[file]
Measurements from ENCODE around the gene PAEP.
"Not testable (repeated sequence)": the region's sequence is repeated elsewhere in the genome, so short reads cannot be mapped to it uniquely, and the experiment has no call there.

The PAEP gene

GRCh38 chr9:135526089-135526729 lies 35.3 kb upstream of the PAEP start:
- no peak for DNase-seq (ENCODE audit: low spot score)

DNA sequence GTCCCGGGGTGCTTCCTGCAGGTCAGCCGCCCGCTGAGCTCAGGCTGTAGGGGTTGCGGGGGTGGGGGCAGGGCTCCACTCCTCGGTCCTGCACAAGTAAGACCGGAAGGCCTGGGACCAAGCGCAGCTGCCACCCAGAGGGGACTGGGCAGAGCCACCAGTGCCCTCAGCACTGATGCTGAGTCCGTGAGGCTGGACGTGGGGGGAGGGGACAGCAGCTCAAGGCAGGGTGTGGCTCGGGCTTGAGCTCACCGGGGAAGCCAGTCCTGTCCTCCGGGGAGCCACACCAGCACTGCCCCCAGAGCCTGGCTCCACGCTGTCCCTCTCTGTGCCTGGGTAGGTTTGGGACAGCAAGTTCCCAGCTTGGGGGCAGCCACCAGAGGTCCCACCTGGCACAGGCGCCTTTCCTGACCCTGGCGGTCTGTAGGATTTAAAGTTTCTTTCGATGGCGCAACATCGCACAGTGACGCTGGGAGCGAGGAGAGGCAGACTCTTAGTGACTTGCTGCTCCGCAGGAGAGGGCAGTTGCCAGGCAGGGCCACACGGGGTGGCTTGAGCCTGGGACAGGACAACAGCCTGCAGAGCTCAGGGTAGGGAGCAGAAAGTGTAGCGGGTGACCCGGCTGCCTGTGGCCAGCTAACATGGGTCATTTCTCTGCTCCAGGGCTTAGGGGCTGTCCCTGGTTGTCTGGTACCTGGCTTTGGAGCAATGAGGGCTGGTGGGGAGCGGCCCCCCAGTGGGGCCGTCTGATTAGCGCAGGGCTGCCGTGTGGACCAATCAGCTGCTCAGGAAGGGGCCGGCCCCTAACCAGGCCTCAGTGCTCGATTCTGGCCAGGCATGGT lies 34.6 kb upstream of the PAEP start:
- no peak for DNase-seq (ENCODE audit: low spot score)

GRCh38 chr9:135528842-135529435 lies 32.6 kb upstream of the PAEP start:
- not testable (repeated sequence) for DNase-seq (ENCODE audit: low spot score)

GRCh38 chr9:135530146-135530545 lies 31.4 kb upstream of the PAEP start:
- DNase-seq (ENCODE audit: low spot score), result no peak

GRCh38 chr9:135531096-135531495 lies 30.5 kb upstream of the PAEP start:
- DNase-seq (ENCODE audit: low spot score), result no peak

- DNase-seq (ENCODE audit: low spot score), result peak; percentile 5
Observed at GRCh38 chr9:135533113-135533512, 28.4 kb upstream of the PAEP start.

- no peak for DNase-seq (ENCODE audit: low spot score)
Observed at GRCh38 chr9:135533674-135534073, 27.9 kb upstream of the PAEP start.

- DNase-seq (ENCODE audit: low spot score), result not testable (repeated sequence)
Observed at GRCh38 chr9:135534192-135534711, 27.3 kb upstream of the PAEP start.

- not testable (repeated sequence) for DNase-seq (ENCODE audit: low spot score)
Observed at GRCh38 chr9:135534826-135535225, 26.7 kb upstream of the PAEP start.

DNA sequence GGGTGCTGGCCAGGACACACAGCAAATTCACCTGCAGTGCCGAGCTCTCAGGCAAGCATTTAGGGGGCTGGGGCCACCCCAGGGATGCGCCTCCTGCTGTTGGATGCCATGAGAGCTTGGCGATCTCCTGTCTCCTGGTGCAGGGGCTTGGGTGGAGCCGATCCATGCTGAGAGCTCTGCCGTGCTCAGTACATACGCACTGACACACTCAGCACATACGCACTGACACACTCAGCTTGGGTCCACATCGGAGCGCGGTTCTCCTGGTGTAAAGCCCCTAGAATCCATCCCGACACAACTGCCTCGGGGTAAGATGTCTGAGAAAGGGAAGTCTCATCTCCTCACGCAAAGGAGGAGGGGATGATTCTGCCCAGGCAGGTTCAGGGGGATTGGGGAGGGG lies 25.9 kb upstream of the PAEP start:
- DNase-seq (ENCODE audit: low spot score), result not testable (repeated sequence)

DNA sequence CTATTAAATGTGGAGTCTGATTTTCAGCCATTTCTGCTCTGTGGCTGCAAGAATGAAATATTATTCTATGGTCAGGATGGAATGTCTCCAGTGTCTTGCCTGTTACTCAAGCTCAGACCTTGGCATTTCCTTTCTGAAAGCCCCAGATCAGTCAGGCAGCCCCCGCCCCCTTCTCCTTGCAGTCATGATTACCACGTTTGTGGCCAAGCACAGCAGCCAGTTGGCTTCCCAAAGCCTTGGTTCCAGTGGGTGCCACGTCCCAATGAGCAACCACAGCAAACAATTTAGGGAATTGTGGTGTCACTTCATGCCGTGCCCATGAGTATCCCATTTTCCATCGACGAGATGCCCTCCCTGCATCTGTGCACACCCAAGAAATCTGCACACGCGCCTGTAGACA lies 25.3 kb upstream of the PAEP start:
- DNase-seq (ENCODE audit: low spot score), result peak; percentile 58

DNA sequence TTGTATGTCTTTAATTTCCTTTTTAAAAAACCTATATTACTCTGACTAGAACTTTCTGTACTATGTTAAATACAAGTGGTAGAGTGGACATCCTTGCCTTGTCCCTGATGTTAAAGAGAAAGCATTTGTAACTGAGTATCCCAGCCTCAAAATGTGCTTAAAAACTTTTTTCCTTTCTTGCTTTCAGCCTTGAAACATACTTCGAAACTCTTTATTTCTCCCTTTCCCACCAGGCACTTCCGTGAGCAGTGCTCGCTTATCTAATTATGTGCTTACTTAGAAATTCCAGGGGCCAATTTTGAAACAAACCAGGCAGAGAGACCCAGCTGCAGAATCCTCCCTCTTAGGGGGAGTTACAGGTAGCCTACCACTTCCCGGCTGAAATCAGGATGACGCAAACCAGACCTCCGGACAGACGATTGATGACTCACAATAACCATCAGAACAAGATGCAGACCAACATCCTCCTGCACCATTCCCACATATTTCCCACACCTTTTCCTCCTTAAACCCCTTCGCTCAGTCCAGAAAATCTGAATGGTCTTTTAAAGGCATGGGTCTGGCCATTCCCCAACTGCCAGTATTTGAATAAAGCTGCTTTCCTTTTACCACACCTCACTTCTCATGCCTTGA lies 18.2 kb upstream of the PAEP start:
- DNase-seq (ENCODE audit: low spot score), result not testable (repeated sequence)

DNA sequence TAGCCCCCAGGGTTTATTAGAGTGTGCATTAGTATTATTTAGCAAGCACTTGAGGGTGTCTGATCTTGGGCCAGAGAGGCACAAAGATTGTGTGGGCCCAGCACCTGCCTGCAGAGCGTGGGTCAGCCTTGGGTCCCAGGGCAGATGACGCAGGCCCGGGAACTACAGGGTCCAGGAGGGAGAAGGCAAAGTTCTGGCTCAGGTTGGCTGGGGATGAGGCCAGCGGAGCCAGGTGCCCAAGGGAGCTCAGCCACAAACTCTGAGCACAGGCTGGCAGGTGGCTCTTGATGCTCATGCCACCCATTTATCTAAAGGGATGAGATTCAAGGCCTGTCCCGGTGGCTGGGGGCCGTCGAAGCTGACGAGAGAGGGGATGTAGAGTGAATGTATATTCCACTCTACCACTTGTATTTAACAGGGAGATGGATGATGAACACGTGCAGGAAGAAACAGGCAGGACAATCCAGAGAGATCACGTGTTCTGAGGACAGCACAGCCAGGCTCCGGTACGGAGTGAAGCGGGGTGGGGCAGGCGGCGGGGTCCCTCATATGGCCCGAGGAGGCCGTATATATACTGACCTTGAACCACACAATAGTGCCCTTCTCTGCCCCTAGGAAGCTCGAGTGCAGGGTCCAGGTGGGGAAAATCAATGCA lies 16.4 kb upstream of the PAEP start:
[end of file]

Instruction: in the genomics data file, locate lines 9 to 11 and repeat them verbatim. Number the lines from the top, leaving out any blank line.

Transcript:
- not testable (repeated sequence) for DNase-seq (ENCODE audit: low spot score)

GRCh38 chr9:135530146-135530545 lies 31.4 kb upstream of the PAEP start:
- DNase-seq (ENCODE audit: low spot score), result no peak